A. Which radioisotope is most stable, and what is its half-life? U-236. 2.3 x 107 years
B. In general, how does the half-life change as you move farther away from the stable
isotopes? The more stable it is, the longer the half life is
(Activity B continued on next page)
Activity B (continued from previous page)
4. Investigate: Next to the graph, click the [–] button once to zoom out. The x- and y-axes
should each range from about 0 to 70. Click inside the graph until you have found three or
four stable isotopes that have at least 50 protons. Save these points.
A. Which stable isotopes did you find? Tin-112, Tin-114, Antimony 121
B. Do these have approximately equal numbers of neutrons and protons? No
C. Turn on Show neutron:proton ratio. Adjust the line until it lines up with the stable
isotopes. Approximately what n:p ratio do these isotopes have? 1.4
5. Analyze: If necessary, continue to save points on the graph until the Show all button
activates. When it does, click Show all. Zoom out on the graph until you can see all of the
elements. The green area identifies all of the known radioactive isotopes. The blue area
shows the stable isotopes. This area is known as the band of stability.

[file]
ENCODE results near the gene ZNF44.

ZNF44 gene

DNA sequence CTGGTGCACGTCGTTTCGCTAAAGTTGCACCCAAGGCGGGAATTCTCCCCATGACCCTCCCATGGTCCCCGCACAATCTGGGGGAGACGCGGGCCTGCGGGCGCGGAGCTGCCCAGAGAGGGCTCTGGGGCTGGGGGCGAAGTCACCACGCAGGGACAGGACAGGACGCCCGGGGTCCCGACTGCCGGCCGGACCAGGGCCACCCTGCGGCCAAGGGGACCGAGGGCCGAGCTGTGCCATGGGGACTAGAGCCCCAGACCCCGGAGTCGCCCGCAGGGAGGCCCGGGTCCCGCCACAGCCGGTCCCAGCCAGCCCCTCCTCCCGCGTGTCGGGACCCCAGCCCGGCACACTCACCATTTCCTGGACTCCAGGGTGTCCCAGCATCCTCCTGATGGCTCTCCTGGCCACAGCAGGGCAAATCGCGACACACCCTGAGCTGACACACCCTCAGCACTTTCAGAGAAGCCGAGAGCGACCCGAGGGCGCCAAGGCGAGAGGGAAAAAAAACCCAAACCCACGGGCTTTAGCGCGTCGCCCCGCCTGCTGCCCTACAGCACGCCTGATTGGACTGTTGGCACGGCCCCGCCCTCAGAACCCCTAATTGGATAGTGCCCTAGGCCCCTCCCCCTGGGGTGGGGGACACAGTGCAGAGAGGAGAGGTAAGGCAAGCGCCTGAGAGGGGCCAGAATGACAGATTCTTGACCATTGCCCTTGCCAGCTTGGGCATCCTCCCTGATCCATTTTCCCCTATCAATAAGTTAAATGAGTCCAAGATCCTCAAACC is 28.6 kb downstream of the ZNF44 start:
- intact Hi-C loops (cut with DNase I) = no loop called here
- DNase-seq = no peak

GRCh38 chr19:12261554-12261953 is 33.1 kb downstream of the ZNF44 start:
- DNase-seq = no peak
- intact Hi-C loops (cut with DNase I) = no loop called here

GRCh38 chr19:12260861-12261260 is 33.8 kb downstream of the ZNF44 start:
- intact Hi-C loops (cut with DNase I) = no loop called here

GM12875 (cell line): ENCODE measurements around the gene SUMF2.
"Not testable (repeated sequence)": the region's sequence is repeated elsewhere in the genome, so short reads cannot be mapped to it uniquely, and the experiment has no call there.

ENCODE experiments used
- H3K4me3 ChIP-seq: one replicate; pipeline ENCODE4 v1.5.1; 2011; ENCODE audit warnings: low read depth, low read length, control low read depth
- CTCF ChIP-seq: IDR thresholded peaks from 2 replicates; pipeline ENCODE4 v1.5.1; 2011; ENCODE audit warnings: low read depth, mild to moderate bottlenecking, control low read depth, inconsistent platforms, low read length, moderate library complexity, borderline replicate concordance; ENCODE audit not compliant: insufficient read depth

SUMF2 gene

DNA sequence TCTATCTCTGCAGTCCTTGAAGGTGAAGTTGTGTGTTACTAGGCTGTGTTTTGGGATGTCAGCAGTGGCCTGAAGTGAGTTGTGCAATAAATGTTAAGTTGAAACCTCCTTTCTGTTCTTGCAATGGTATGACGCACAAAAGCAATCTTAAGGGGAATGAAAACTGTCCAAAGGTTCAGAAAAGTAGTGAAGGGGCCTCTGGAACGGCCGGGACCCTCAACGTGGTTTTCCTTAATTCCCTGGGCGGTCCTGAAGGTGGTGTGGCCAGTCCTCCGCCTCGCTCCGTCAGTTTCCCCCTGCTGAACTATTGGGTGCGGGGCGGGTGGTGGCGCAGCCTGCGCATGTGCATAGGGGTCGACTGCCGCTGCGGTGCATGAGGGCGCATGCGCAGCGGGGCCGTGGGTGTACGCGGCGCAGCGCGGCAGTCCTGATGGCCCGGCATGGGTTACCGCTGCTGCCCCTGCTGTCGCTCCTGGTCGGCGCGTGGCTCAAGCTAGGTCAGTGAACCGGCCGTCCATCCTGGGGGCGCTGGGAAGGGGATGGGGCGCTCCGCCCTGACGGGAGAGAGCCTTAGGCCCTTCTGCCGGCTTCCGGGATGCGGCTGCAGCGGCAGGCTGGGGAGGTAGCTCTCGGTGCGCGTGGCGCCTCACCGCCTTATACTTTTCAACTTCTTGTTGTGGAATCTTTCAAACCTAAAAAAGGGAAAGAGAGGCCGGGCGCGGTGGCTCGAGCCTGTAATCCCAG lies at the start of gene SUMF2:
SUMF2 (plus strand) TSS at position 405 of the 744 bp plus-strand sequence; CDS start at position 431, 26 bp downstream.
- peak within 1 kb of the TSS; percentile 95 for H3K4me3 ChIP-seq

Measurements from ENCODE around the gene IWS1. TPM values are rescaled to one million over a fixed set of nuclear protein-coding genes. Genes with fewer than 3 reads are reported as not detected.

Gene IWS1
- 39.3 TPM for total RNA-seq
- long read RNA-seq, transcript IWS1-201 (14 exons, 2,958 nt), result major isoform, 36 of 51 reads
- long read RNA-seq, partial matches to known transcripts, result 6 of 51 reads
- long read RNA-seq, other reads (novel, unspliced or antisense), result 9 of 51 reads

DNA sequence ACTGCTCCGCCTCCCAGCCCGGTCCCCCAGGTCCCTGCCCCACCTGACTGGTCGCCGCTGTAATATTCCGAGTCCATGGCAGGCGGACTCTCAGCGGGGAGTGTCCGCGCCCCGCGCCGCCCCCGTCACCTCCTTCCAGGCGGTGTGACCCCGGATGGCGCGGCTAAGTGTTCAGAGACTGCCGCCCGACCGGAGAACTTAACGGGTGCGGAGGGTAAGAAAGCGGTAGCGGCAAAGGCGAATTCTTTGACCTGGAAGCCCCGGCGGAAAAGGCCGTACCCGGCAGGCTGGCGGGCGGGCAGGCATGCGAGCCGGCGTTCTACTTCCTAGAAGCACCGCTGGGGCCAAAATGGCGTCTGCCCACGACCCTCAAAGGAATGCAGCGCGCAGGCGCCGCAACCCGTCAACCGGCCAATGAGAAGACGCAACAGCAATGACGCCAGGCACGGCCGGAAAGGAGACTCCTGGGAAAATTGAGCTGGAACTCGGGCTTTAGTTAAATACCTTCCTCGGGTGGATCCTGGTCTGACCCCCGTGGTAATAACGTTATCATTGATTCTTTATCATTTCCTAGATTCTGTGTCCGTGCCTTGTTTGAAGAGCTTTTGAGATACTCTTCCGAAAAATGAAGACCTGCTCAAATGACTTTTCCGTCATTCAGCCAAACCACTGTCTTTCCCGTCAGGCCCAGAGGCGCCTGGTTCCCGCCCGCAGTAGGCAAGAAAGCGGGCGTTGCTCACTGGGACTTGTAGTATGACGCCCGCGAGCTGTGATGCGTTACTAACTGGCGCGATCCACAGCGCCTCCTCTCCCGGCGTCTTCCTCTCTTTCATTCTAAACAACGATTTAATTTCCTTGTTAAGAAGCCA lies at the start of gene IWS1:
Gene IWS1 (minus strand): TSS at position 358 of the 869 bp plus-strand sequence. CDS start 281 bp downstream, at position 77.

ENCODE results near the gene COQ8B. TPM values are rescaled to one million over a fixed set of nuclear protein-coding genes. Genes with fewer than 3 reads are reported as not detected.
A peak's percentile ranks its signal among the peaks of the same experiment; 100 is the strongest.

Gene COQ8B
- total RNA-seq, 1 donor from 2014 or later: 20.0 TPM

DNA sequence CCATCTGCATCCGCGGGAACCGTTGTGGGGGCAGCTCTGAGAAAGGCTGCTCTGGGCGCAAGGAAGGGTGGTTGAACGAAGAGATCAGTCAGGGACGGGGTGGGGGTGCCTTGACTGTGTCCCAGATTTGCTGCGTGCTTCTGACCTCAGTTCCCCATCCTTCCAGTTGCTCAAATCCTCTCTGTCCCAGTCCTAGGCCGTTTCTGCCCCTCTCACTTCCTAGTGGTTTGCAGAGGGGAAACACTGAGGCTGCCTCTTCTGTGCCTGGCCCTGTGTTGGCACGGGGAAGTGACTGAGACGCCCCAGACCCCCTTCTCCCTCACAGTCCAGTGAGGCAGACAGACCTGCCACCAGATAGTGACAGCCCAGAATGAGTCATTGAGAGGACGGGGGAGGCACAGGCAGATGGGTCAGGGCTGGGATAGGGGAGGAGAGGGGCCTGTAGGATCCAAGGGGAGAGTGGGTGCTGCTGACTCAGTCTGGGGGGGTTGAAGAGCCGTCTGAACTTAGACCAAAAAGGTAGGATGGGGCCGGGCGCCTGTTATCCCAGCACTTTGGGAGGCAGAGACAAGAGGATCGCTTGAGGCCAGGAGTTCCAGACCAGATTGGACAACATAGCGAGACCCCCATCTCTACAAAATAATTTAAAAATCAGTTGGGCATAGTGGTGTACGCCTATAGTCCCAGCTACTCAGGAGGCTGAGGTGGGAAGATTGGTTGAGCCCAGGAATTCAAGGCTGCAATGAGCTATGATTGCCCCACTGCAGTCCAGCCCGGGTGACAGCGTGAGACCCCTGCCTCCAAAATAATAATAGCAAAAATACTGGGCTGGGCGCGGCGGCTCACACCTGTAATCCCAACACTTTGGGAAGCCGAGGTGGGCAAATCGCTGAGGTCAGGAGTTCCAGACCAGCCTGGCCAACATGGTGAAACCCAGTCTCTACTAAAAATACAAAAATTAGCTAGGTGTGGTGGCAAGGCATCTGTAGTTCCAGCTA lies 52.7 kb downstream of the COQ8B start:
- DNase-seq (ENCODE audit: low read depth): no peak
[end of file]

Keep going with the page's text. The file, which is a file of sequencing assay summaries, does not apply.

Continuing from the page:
A. How does the slope of the band of stability change as the number of protons
increases? by the ratio of the number of neutrons to the number of protons in the
B. If necessary, turn on Show neutron:proton ratio. What is the n:p ratio for the
heaviest stable isotopes? Lead-208. N:P ratio of 1.5
C. Zoom in on the graph and drag the graph until you can see the top end of the band
of stability. What is the heaviest stable isotope? Lead-208
Two main forces are at work in the nucleus of the atom. The strong nuclear force holds
protons and neutrons together. At the same time, the electromagnetic force pushes protons
apart. As the size of the nucleus increases, the number of neutrons needed to hold the
protons together increases faster than the number of protons. Above a certain mass, all
atomic nuclei are unstable.
6. Apply: Turn off Show all and Show neutron:proton ratio. Predict whether the following
isotopes will be stable. Give a reason for each answer. Check your answers in the Gizmo.
7. Note:
8. This document seems to be all messed up as I do not see anything to predict here...